Written and directed by Zia Mohajerjasbi, amidst the landscape of a transforming city, a young Eritrean-American boy confronts the realities of change and loss. Starring: Joseph Smith, Natnael Mebrahtu, Selamawit Gebresus, Haileselassie Kidane, Esther Kibreab, Aaron Sahle and Selemun Welderfael.
When you’re headed into a story about a teenage son of immigrants, living in a gentrifying city that’s slowly alienating its citizens, you’re probably imagining it’s going to be fairly grim or gritty but that’s not what Know Your Place is. It certainly captures all of those political and racial issues but it doesn’t go deep down the rabbit hole of over-serious, depressive drama, it holds onto a youthfulness and compassion amongst the struggles. It creates a great balance by building its perspective so succinctly around Robel’s (Joseph Smith) viewpoint. By doing so it manages to get a fantastic handle on the weight of this story without becoming too heavy.
It’s a story of two parts, in the first half we get to know Robel and his family, their way of life but in its second half it evolves into a tense, more direct representation of their struggle. It takes the bull by the horns in grappling with the racism, financial woes and dwindling community that they’re facing. In that sense it really brings to life how Robel is impacted by his family’s problems, he’s not simply an oblivious teenager, these issues are closing him off with stress and worry, even if he seems fine on the outside. There is still the classic resentment of having to take on more family responsibility as a teenager but it would be unusual if there weren’t, and there’s a respectful, protective kid hiding beneath his stubbornness.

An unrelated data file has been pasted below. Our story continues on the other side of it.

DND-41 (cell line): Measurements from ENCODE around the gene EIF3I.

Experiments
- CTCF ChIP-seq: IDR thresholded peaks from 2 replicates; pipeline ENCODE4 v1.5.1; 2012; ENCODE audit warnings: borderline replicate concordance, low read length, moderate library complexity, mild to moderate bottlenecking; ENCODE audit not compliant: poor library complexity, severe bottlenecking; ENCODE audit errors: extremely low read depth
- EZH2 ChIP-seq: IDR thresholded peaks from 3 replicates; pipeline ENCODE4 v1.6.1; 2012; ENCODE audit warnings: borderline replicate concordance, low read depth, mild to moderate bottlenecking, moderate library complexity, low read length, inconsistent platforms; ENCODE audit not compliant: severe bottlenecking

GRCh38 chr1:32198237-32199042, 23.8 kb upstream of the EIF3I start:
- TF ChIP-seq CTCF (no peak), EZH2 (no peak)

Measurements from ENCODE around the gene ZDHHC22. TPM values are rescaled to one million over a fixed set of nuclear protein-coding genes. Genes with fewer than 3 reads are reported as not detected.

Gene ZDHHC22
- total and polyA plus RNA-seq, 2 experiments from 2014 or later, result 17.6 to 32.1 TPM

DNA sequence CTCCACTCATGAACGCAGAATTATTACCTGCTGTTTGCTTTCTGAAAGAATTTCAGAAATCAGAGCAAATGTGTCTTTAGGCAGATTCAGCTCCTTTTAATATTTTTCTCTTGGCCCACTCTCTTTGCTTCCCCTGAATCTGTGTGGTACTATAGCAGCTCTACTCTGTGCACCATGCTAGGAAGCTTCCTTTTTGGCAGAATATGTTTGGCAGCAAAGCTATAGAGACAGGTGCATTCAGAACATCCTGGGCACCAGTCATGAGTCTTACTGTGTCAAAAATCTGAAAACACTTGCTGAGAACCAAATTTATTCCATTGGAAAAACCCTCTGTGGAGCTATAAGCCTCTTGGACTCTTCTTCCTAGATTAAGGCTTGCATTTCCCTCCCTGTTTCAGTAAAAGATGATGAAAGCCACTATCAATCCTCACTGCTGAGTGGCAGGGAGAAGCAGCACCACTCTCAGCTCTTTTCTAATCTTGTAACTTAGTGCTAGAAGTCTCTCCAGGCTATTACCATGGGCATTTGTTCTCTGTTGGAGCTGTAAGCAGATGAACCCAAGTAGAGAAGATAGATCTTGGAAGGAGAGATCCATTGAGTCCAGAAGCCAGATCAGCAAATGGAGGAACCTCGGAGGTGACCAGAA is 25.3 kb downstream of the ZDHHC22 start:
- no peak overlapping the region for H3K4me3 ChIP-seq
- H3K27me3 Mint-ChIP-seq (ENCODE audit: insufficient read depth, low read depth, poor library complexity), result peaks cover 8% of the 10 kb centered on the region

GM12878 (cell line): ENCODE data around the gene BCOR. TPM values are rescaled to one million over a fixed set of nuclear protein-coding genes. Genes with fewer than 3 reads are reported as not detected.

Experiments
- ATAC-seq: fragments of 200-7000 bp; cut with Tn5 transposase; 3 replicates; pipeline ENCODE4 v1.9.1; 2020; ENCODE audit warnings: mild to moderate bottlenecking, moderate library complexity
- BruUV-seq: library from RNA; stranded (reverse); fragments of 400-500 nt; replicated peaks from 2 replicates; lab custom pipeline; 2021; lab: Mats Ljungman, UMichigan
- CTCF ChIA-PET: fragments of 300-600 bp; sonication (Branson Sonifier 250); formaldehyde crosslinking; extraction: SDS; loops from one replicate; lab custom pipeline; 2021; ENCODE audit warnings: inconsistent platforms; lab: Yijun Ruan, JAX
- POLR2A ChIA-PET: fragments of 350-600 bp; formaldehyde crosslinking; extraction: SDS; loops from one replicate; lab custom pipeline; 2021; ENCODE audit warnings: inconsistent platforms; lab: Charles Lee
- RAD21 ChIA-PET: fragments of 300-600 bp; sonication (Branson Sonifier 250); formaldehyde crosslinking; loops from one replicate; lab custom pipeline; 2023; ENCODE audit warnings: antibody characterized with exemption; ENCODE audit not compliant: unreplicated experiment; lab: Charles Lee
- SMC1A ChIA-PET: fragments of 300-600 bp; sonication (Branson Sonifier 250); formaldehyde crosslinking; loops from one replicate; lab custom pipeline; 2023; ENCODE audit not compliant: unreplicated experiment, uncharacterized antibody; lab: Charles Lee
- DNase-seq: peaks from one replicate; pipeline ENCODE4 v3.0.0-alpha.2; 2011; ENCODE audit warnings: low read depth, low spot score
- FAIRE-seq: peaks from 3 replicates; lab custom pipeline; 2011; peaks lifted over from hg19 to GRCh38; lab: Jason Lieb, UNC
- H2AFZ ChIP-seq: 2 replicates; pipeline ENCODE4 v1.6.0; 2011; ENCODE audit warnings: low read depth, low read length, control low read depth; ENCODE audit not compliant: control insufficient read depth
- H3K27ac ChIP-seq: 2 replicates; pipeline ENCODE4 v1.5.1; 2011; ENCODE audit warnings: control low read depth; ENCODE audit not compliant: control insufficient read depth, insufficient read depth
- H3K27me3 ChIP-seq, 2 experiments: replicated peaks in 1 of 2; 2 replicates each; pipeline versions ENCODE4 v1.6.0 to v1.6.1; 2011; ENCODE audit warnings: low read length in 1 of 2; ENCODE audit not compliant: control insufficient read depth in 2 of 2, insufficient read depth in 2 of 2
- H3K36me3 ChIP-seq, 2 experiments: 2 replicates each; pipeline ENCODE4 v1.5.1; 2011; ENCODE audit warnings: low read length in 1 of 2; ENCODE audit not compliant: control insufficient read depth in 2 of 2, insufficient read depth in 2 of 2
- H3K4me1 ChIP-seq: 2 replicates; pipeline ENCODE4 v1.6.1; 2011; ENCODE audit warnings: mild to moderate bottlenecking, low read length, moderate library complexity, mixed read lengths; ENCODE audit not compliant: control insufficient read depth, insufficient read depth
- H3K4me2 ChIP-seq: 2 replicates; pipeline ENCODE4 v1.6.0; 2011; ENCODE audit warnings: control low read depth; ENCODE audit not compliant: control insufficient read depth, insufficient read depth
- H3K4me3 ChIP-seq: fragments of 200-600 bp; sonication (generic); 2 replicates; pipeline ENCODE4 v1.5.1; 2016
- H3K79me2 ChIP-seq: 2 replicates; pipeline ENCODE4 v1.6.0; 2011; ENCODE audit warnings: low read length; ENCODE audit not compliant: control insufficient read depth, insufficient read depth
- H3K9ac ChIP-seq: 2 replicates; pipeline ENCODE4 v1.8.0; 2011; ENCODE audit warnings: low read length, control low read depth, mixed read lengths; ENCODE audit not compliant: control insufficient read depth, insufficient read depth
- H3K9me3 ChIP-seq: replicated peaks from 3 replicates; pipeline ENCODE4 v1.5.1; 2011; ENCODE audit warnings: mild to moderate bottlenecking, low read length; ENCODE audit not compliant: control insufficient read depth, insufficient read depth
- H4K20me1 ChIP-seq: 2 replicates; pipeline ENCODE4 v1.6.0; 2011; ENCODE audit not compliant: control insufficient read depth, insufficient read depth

Zia Mohajerjasbi’s directorial style really embraces the different themes to this story but most strongly the changes to the community. He uses a lot of exploratory shots in between the drama to highlight how they’re impacted and the direction the neighbourhood is headed. It’s nicely subtle and adds extra layers to what the story is already giving us. It’s also simply extremely well shot on the whole, it adds a solid atmosphere which is both tense and caring. The only weakness to that is its overt moments, particularly in dealing with racism, which aren’t as strong but it’s hard to really fault the film for only representing the ridiculous nature of reality with its rampant prejudice.
What you also definitely cannot fault is the brilliant lead performance from Joseph Smith. He captures the naivety and charisma to Robel then reveals the gradually cracking layers beneath. Quietly bringing out his vulnerability and the combustible nature to how he is pushing down his emotions and feelings to fulfil the classic expectation of masculinity and strength. Smith also has wonderful support from Natnael Mebrahtu who brings an unexpected quality, he fits himself nicely into a stereotype of young men who take nothing seriously but as time goes on, he shows us there’s more to him. He represents a modern class of young men, more open and capable of recognising the struggle in others and to try and help them approach it in a healthy way. While still holding onto enough of the typical emotional immaturity to keep him authentic.
Know Your Place is a thoughtfully shot, subtle and captivating drama. It takes an unusual path to explore this family’s different struggles, bringing an understated but impactful tone rather than trying to be gritty or harsh. Joseph Smith leads the story with a strong performance, perfectly capturing the internalised stress and vulnerability. It has plenty to say in its story but in his debut feature Zia Mohajerjasbi’s direction also takes it a step further, enhancing the tone and atmosphere and deepening its layers.